I had a bit of a reversion today in the form of a panic attack. Full-blown, “Oh-my-god-I-can’t-breathe” panic attack. And I could not figure out what was bothering me.

Yeah, that’s right. I can have a panic attack and analyze it at the same time. Because I am batshit crazy #duh.

I won’t go into specifics, but the gist of it was that I was afraid I was going to get in trouble for something and it made me panic. I’ve gotten lots of criticism and “redirection”, and for the most part, I’ve let it roll off my back. Ignore the noise, course correct where needed, and move on instead of drowning in it.

The most effective method for controlling this anxiety is actually apathy. If I no longer care about the thing/person that is disappointed in or criticizing me, then it no longer has power over me. I can react to the situation normally (Oh, I’ve misspoken, my mistake) versus having a complete and total meltdown over it (Oh God, please don’t fire me). Part of that therapy is to vocalize what the worst possible outcome could be, and to recognize that even if that were to come to pass, it’s actually not the worst thing in the world and I would adjust accordingly. Another tactic I use is to return to my “intention” – remembering that my life goals have changed and I no longer want to be an executive at 35… of a consulting company ;).

Today though, none of those techniques were working, and the answers that I was coming up with weren’t ringing true in my soul. Which usually means that I’m worried about something else. It took me a while and a few anxiety-related Google searches, but I figured out what caused my panic attack.

Yesterday, I dropped around $400 on LegalZoom to set up SGR-P LLC, and then another $150 for some professional banners for the upcoming Baltimore Comic-Con, for which a table cost me $250. I also haven’t been selling as many books as I thought I would be (although I haven’t been going as hard and fast with the Double Life advertising). As you can guess, my little fledgling business is already in the red after being alive for 24 hours.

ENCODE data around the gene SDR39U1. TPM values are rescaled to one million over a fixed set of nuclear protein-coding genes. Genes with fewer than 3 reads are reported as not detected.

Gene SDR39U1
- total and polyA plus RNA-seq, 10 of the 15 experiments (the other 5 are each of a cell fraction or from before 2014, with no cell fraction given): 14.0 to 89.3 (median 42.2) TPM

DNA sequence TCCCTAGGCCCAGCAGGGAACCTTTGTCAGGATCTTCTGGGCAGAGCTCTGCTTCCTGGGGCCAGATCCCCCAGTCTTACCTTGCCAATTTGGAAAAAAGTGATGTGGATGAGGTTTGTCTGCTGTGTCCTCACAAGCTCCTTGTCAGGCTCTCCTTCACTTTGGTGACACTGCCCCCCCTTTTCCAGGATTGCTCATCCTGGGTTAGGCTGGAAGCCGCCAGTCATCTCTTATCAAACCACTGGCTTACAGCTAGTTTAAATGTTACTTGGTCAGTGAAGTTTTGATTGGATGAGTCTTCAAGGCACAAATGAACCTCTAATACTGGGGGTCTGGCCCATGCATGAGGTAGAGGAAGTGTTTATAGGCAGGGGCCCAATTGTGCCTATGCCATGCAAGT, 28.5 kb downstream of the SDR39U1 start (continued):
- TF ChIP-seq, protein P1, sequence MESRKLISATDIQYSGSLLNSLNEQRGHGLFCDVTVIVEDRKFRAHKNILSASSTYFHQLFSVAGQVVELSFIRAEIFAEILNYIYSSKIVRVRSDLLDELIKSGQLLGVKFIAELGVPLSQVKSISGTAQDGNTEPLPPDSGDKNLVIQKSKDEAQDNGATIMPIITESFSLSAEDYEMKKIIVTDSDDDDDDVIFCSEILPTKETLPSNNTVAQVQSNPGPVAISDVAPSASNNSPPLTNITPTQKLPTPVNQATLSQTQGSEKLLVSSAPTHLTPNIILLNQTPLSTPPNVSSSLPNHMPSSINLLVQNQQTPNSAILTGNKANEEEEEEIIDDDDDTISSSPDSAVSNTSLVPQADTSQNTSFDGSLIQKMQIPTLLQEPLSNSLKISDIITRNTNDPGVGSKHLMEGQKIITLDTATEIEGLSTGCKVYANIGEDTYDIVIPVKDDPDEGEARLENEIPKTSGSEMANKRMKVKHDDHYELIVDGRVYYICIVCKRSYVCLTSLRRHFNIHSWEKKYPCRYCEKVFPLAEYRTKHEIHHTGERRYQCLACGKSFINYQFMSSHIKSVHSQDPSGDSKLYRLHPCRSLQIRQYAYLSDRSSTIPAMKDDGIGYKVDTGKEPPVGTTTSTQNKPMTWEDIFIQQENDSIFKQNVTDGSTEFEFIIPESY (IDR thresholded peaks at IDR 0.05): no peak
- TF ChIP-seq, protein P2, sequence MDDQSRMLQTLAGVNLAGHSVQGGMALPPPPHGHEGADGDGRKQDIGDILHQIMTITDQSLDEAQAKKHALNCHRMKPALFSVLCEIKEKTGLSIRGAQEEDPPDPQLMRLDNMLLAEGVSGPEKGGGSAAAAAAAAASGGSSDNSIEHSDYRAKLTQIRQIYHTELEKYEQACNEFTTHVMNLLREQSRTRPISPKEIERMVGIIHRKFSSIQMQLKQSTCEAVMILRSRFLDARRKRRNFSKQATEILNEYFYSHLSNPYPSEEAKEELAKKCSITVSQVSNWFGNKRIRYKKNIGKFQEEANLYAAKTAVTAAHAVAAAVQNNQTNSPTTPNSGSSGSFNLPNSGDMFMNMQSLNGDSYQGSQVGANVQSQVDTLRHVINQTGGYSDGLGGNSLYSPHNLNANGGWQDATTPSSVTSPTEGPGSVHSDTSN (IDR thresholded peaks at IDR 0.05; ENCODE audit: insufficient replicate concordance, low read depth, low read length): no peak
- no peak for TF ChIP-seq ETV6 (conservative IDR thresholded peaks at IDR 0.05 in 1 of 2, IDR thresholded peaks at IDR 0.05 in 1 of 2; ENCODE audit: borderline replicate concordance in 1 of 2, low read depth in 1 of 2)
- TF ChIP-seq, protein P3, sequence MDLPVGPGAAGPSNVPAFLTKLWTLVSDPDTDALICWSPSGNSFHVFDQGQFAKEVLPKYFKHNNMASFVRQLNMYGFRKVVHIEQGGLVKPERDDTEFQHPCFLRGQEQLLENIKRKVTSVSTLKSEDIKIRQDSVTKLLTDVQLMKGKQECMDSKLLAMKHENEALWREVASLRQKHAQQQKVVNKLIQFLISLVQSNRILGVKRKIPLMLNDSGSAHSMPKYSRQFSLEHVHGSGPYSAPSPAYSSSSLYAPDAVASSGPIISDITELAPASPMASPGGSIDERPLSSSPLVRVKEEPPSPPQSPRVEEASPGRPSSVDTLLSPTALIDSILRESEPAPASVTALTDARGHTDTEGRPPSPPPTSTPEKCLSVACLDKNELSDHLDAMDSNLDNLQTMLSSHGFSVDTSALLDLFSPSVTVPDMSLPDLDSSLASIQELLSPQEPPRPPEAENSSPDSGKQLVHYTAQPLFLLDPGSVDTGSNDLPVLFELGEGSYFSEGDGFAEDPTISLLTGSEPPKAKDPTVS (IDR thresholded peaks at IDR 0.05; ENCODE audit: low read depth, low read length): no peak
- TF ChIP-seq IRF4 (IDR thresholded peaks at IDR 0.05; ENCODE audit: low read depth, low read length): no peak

Intellectually, I knew that I wasn’t going to make tons of money on Double Life. First book in a series by a debut self-published author? Gurl please. The fact that I’ve sold 121 in 2 months is a miracle. The whole point of the first book was to get my series into people’s hands for crying out loud, which is why I’ve been giving (electronic) copies away like hotcakes. And why I’ve invested the money strategically in advertising and comic-book conventions and other “exposure”-type efforts.

But I think Suni thought differently. (She says she didn’t, but she did.) She thought we’d sell a million copies on Day 1 (she doesn’t pay attention to “facts” or “reason”). And so I think her faith is shaken a little bit from the slowing down of sales. When you see the uber-confident, shameless posts about how awesome my books are, that’s her. She’s my bravery; so when she’s not sure, the panic of catastrophe fills the vacuum.

Ergo: Panic attack about getting in trouble at work was because getting fired (catastrophe) would ruin our lives (catastrophe) because publishing won’t work out (catastrophe) and we’ll have to abandon our dreams of publication (catastrophe) and have to be a consultant forever (catastrophe) and so on and so forth.

I guess the nice thing about being completely batshit crazy is that I have very interesting things to blog about. #silverlining

(In case anyone was wondering, I’m okay now now. During the course of writing this blog post, I’ve begun thinking of the money spent on goods as an investment and I’ve realized that I’m the CEO of my own media company at 28. And also I started a freaking company. And just like that, Suni’s back to her normal confident self.)